Today, bands don’t think about concepts for their covers. After all, in many cases, their covers are reduced to 25mm x 25mm image that people can see with iTunes on their smart phones. Sometimes there is no physical package or product. Just digital.
Also, kids today often have never heard a vinyl recording. All they know is MP3s. If you compare the sound of an MP3 and a vinyl platter, well there just isn’t a comparison to the quality and range that the vinyl captures.

4 – You realized many covers for Ramones’ albums and followed the band for several years as their official photographer. Your photos contributed to create that undeground powerful attitude which is the soul of the band, that kind of energy that still reaches us nowdays and made the Ramones contemporary and unforgetable at the same time. Would you tell us about your work with them?

Let’s start from Tony Wright, Island Records art director, also freelanced. He had designed the first B-52’s album with my photo. He gave me the chance to shoot Lydia Lunch, Kid Creole and the Coconuts and other bands. The manager of the B-52’s also was the manager of the Ramones. Tony got the job to create a cover for Subterranean Jungle and hired me as the photographer. That’s a long story that is detailed in my Ramones photo book.

The next year, Johnny Ramone called me and asked me if I would shoot another cover for them, but did I know another art director besides Tony? “What was wrong with Tony?“, I asked.
The graffiti on the cover of the subway car that was used for the cover of Subterranean Jungle looked fake“, Johnny said.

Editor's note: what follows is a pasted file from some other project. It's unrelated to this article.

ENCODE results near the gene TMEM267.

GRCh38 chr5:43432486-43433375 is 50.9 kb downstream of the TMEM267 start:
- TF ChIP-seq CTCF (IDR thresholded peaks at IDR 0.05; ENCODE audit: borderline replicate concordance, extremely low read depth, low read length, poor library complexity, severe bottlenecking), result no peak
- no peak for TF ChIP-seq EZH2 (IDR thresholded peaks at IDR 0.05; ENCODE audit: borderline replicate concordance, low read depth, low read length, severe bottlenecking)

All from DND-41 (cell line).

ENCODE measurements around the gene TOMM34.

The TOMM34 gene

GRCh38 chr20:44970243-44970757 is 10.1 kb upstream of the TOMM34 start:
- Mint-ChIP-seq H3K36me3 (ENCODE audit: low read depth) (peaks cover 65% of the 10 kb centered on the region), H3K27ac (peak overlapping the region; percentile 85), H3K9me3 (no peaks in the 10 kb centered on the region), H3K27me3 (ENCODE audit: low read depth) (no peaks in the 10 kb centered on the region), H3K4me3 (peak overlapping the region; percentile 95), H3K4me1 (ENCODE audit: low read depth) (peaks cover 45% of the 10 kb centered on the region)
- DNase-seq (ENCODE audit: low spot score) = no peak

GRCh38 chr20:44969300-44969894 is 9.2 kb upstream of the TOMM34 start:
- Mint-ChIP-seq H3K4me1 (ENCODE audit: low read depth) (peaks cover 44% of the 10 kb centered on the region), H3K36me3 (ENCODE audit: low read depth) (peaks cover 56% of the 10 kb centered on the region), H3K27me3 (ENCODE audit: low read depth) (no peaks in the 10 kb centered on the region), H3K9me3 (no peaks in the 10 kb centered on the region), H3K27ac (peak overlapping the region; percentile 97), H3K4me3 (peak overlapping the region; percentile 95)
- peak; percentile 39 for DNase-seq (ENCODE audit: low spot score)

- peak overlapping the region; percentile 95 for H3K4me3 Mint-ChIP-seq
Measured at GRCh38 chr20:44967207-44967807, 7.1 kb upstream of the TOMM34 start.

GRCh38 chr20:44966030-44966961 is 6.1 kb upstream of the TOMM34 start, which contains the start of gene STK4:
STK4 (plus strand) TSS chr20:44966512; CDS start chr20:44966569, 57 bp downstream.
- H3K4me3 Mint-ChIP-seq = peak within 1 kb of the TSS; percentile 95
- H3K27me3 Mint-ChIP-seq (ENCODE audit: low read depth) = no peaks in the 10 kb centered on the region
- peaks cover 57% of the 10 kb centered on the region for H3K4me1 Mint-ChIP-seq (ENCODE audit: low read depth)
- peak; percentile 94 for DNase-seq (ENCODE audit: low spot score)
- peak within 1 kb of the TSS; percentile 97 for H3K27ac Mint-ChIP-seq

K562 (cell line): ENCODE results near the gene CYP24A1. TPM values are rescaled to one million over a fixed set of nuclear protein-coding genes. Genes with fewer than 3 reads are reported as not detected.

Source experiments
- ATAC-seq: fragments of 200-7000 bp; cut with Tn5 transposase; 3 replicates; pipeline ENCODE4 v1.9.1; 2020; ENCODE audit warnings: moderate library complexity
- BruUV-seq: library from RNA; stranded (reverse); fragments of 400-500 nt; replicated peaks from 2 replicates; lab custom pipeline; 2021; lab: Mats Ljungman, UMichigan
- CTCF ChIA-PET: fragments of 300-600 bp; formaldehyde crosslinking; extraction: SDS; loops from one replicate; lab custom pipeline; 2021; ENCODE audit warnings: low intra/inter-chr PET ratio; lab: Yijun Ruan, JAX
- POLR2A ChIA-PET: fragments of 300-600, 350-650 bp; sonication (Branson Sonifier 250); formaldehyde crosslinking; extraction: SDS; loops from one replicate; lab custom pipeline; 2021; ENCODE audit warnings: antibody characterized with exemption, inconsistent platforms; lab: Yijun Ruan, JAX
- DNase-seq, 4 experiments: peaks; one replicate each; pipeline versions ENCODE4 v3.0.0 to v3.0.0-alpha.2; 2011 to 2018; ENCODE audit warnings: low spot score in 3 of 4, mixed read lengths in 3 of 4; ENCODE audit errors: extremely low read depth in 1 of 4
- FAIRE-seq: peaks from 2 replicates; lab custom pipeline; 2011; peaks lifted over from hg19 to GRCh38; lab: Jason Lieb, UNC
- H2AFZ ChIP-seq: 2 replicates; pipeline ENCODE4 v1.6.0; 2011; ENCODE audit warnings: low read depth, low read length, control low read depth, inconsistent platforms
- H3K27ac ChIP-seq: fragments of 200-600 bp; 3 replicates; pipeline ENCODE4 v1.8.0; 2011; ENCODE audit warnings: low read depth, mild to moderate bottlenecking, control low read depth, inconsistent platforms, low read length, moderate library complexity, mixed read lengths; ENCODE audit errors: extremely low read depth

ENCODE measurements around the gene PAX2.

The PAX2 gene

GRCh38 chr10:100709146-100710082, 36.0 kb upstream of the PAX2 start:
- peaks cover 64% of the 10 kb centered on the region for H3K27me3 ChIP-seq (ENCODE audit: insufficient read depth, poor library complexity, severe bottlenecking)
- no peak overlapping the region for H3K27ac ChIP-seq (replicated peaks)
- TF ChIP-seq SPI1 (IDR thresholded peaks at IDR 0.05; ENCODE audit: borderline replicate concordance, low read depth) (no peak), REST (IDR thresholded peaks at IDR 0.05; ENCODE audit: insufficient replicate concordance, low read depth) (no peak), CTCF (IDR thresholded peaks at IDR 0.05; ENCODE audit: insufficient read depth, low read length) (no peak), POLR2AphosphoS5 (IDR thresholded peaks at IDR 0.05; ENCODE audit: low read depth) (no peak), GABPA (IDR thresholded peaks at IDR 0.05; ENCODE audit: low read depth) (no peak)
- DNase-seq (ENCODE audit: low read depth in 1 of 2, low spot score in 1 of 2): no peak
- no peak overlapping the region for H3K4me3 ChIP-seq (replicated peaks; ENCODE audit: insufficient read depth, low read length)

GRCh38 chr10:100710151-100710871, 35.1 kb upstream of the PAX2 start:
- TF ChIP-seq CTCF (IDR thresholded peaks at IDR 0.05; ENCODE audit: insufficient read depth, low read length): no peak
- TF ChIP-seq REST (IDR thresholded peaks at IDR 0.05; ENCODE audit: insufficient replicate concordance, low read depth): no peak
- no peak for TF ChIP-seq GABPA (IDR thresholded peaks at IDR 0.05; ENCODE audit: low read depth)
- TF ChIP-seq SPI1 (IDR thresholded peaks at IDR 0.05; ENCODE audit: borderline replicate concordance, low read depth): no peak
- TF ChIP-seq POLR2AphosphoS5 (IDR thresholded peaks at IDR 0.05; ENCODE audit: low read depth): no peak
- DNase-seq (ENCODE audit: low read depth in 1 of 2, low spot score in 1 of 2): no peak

I told him to give Tony another chance, I said that Tony would have done what the band wanted. So Tony and I created the cover for Too Tough To Die, one of the most iconic Ramones covers.

The next year, Johnny called me and asked if I would do yet another cover. This time he said that they wanted handwriting on the cover. Hmmm. Tony gave me my first Ramones cover, then I gave Tony the chance to work on Too Tough To Die, so, in my mind, I paid Tony back for his giving me the cover of Subterranean Jungle, and so I would just do the cover of Animal Boy all by myself.

The more I worked with the Ramones, the more our concepts for their covers came together. I could realize their ideas and they like my ideas. This combined with the fact that the Ramones hated photoshootings – at least Johnny did – and the fact that I would shoot quickly, not fiddling around with the lighting for ages. Sometimes I would set up five different backgrounds in the studio and, within two hours, the band would have all the press photos that they needed for the coming album project’s publicity.